How it affects hurricane season

AUSTIN (KXAN) – The mid-April El Nino-Southern Oscillation (ENSO) forecast continues to paint a bleak picture of when our current La Niña phase will come to an end.

The official CPC/IRI forecast puts the probability of La Niña surviving through the summer (June-August) at 59% with a 50-55% chance of lasting into the fall.

CPC/IRI ENSO forecast

Normally the La Niña phase of ENSO occurs every three to five years, but we had it for winter 2020-2021 with a repeat for winter 2021-2022 and it has continued into spring.

Climate.gov succinctly describes El Niño and La Niña as the “warm and cool phases of a recurrent tropical Pacific climate pattern.”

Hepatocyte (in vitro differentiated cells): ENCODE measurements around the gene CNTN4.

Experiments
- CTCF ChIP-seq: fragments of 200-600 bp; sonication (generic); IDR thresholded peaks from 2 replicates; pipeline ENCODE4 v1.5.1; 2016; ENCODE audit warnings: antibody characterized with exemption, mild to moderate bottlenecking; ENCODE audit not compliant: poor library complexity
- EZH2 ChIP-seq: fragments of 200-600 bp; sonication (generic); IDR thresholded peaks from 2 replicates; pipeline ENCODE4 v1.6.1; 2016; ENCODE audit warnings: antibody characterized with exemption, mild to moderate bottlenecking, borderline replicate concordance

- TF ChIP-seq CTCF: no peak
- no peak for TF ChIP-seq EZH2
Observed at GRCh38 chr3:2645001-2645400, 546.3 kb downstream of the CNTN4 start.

Image: climate.gov/ENSO

La Niña and severe weather in central Texas

The ENSO phase usually has a larger impact in the Northern Hemisphere during winter, but in spring we can see more tornadoes and large hail events in central Texas in a La Niña phase.

Image: Climate.gov

La Niña and the Atlantic Hurricane Season

During hurricane season, La Niña can also mean increased tropical activity in the Atlantic

Image: Climate.gov

For us, La Niña typically means drier and warmer weather in winter. We ended the winter drier and this continued into spring bringing an increasing drought to central Texas.

Our wettest month of the year is May on average and we get our first look at the May forecast from the Climate Prediction Center on Thursday 21st April.

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